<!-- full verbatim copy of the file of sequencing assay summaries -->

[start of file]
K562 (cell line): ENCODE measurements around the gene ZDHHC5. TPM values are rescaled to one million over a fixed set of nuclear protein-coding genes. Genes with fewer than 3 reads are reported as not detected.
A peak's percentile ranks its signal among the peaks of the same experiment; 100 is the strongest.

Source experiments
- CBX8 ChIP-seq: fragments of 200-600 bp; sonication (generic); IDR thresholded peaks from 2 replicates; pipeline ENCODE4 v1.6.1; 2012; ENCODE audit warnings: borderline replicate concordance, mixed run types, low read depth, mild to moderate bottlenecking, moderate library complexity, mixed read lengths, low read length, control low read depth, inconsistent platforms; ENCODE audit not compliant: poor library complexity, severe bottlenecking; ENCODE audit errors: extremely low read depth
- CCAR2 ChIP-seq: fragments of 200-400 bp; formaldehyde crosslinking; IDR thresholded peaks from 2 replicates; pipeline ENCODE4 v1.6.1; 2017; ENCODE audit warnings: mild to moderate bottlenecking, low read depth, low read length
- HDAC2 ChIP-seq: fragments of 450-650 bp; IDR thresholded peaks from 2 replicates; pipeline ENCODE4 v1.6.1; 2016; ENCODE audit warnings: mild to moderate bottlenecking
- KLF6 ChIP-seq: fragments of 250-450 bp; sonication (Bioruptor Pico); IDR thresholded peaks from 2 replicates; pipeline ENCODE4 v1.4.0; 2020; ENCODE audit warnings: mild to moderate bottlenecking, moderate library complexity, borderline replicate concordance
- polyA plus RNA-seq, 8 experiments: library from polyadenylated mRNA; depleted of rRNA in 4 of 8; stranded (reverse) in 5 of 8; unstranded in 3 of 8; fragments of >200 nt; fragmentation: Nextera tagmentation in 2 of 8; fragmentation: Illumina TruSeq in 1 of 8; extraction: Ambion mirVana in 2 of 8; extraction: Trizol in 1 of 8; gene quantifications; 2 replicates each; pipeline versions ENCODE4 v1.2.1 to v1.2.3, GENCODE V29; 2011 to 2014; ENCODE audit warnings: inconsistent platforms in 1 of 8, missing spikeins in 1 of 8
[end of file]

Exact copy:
K562 (cell line): ENCODE measurements around the gene ZDHHC5. TPM values are rescaled to one million over a fixed set of nuclear protein-coding genes. Genes with fewer than 3 reads are reported as not detected.
A peak's percentile ranks its signal among the peaks of the same experiment; 100 is the strongest.

Source experiments
- CBX8 ChIP-seq: fragments of 200-600 bp; sonication (generic); IDR thresholded peaks from 2 replicates; pipeline ENCODE4 v1.6.1; 2012; ENCODE audit warnings: borderline replicate concordance, mixed run types, low read depth, mild to moderate bottlenecking, moderate library complexity, mixed read lengths, low read length, control low read depth, inconsistent platforms; ENCODE audit not compliant: poor library complexity, severe bottlenecking; ENCODE audit errors: extremely low read depth
- CCAR2 ChIP-seq: fragments of 200-400 bp; formaldehyde crosslinking; IDR thresholded peaks from 2 replicates; pipeline ENCODE4 v1.6.1; 2017; ENCODE audit warnings: mild to moderate bottlenecking, low read depth, low read length
- HDAC2 ChIP-seq: fragments of 450-650 bp; IDR thresholded peaks from 2 replicates; pipeline ENCODE4 v1.6.1; 2016; ENCODE audit warnings: mild to moderate bottlenecking
- KLF6 ChIP-seq: fragments of 250-450 bp; sonication (Bioruptor Pico); IDR thresholded peaks from 2 replicates; pipeline ENCODE4 v1.4.0; 2020; ENCODE audit warnings: mild to moderate bottlenecking, moderate library complexity, borderline replicate concordance
- polyA plus RNA-seq, 8 experiments: library from polyadenylated mRNA; depleted of rRNA in 4 of 8; stranded (reverse) in 5 of 8; unstranded in 3 of 8; fragments of >200 nt; fragmentation: Nextera tagmentation in 2 of 8; fragmentation: Illumina TruSeq in 1 of 8; extraction: Ambion mirVana in 2 of 8; extraction: Trizol in 1 of 8; gene quantifications; 2 replicates each; pipeline versions ENCODE4 v1.2.1 to v1.2.3, GENCODE V29; 2011 to 2014; ENCODE audit warnings: inconsistent platforms in 1 of 8, missing spikeins in 1 of 8